5, where text by Manuel Bandeira names the bird. This is the only moment in this quartet. Chronological, by date of recording. Villa-Lobos: Quatuors a Cordes Nos. 1–2–3. Quatuor Bessler-Reis. Recorded at Studios Master in Rio de Janeiro, July 1988 and September –December 1989. CD recording, 1 disc: digital, 12 cm, stereo. Le Chant du Monde LDC 278 1052.:, 1991. Issued as part of Villa-Lobos: Os 17 quartetos de cordas / The 17 String Quartets. Quarteto Bessler-Reis and Quarteto Amazônia. CD recording, 6 sound discs: digital, 12 cm, stereo. Kuarup Discos KCX-1001. Rio de Janeiro: Kuarup Discos, 1996. Heitor Villa-Lobos: String Quartets Nos. 3, 10 and 15. Danubius Quartet. Recorded at the Rottenbiller Street Studio in Budapest, 15–19 June and 1–2 July 1992. CD recording, 1 disc: digital, 12 cm, stereo. Marco Polo 8.223393. A co-production with Records International. Germany: HH International, Ltd. 1993. Villa-Lobos: String Quartets, Volume 2. Quartets Nos. 3, 8, 14. Cuarteto Latinoamericano. Recorded at the Troy Savings Bank Music Hall in Troy, NY, March 1995.
Music of Latin American Masters. CD recording, 1 disc: digital, 12 cm, stereo. Dorian DOR-90220. Troy, NY: Dorian Recordings, 1996. Reissued as part of Heitor Villa-Lobos: The Complete String Quartets. 6 CDs + 1 DVD with interview with the Cuarteto Latinoamericano. Dorian Sono Luminus. DSL-90904. Winchester, VA: Sono Luminus, 2009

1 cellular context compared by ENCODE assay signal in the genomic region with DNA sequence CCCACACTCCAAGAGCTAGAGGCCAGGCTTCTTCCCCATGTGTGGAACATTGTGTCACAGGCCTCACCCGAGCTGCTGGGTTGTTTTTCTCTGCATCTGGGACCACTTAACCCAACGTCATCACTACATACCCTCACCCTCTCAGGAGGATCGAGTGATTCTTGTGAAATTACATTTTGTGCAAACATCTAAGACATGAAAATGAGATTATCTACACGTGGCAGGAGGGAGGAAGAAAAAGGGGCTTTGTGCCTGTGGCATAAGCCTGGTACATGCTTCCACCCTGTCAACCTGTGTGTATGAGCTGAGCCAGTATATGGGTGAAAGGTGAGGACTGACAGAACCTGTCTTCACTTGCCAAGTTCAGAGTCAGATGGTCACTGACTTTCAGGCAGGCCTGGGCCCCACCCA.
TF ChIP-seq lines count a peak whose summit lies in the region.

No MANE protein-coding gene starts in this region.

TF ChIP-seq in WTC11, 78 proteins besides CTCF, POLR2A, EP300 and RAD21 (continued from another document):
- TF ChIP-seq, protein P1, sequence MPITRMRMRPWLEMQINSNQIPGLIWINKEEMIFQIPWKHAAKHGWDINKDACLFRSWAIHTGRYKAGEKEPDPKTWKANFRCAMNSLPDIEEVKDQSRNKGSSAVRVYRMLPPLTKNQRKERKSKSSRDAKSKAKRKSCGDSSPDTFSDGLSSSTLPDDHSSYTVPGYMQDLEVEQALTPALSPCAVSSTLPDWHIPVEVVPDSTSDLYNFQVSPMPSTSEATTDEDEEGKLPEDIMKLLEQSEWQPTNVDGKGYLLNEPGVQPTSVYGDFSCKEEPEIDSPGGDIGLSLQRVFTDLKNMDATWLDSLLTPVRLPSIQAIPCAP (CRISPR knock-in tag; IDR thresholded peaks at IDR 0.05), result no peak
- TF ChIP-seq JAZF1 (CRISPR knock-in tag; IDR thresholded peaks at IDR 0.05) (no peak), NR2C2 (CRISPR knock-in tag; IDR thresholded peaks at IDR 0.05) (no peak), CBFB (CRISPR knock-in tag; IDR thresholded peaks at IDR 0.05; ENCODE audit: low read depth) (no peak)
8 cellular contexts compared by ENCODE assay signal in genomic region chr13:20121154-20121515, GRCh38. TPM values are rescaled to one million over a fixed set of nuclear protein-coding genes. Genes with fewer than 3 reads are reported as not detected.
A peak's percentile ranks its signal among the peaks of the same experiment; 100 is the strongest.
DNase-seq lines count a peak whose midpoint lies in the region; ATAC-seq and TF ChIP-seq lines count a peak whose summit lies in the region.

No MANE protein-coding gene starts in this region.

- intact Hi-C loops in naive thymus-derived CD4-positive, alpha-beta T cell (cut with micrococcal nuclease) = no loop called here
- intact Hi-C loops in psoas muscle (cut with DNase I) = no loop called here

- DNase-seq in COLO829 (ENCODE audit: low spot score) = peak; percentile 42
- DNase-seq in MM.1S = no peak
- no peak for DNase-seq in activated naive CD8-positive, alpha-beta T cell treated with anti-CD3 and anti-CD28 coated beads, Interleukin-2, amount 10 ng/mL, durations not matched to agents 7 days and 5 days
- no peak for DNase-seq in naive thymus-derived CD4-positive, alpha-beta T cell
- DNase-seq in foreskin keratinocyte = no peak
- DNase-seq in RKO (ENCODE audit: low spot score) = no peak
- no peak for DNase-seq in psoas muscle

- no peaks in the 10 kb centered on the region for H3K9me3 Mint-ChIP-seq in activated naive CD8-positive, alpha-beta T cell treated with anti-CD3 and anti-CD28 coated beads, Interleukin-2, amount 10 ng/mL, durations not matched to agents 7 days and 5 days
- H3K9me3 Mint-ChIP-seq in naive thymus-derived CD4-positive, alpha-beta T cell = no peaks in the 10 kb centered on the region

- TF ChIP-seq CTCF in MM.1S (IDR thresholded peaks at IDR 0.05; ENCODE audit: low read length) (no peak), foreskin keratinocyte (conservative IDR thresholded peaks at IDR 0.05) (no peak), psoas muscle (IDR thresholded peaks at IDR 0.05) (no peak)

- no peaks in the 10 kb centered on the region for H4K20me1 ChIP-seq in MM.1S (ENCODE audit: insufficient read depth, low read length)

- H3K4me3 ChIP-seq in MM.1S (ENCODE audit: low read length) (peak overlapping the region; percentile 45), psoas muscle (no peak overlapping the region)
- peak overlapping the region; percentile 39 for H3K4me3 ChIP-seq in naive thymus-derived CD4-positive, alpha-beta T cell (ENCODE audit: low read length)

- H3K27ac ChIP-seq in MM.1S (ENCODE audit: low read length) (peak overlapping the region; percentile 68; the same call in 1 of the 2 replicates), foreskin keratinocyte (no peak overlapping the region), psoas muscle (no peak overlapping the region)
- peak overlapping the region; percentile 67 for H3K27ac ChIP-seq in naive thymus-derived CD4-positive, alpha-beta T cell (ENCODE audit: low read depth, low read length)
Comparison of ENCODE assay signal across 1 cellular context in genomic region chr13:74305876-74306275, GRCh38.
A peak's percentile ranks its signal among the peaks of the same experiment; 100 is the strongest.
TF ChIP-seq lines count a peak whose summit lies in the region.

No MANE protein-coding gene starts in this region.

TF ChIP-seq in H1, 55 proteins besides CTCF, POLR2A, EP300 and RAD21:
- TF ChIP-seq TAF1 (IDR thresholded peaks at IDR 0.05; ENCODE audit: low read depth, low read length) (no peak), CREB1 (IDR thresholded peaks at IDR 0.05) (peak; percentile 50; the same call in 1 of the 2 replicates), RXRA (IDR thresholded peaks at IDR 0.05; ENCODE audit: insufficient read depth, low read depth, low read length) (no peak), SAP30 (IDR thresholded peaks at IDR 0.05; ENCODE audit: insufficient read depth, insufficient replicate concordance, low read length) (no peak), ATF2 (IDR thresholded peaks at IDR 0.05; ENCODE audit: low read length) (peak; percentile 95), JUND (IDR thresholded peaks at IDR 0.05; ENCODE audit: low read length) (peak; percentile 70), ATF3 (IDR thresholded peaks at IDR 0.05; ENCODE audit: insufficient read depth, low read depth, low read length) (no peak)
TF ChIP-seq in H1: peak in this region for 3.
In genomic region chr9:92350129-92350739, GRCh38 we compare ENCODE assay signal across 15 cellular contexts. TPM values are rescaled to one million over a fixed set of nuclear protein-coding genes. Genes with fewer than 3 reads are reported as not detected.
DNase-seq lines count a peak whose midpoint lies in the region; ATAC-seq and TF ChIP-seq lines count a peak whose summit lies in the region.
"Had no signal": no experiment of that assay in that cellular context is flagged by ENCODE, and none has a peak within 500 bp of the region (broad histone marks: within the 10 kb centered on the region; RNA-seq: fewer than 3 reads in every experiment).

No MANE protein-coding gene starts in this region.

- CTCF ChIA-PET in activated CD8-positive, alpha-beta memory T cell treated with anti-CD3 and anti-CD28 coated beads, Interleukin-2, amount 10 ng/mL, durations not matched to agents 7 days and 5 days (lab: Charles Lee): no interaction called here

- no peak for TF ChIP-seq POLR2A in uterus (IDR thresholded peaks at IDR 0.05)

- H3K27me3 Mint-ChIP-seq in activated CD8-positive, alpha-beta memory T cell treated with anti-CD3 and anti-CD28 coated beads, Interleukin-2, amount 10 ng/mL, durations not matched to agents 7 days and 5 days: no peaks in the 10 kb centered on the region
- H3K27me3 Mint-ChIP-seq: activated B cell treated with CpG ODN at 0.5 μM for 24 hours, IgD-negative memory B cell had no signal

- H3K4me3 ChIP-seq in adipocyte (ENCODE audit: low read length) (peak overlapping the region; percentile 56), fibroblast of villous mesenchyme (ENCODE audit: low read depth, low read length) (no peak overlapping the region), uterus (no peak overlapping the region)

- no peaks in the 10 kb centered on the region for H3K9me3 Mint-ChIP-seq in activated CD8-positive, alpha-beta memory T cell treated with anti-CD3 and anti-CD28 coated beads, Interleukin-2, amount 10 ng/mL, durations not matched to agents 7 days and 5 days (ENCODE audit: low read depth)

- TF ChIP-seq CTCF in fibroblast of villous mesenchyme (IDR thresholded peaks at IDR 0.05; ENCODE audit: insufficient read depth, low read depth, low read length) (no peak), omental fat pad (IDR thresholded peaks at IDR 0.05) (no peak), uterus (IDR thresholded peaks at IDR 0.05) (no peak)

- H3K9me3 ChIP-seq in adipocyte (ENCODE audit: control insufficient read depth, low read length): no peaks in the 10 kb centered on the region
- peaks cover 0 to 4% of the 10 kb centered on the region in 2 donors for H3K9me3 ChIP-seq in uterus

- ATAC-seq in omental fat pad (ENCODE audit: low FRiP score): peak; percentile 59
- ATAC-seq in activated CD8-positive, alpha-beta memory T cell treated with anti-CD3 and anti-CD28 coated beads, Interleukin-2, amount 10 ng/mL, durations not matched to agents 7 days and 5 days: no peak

Wolter Wierbos is a Dutch jazz trombonist. Wierbos has played throughout Canada, USA and Asia. Wierbos has many awards to his name, including the Podiumprijs for Jazz and Improvised music and the most important Dutch jazz award, the VPRO/Boy Edgar Award in 1995. Since 1979 he has played with numerous music ensembles: Cumulus, JC Tans & Rockets, Theo Loevendie Quintet, Guus Janssen Septet, Maarten Altena Ensemble and Podiumtrio, he led his own band, Celebration of Difference, has been involved in theater, dance and film projects. He has been invited to play with Sonic Youth, Gruppo Sportivo and the Nieuw Ensemble, he has played with Henry Threadgill, The Berlin Contemporary Jazz Orchestra, the European Big Band, the John Carter Project, Mingus Big Band. He is active with Misha Mengelberg's Instant Composers Pool, Gerry Hemingway Quintet, Franky Douglas' Sunchild, Bik Bent Braam, Albrecht Maurer Trio Works, Carl Ludwig Hübsch's Longrun Development of the Universe, Frank Gratkowski Quartet, Available Jelly and Sean Bergin's MOB.
Wierbos maintains a solo career. He has a running project under the name Wollo's World, where he brings together different artistic combinations, ranging from duos with tap-dancer Marije Nie and bassist Wilbert de Joode to a quartet with Misha Mengelberg, Mats Gustafsson and Wilbert de Joode. Wolter Wierbos can be heard on more than 100 LPs, he has released two solo CDs: X Caliber, "a round-trip tour of his horn, from buzzing mute mutations, grizzly blurts and purring multiphonics to radiant melodies", Wierbos, a reissue of his 1982 solo LP with an additional track. Wolter Wierbos Homepage ICP Orchestra Homepage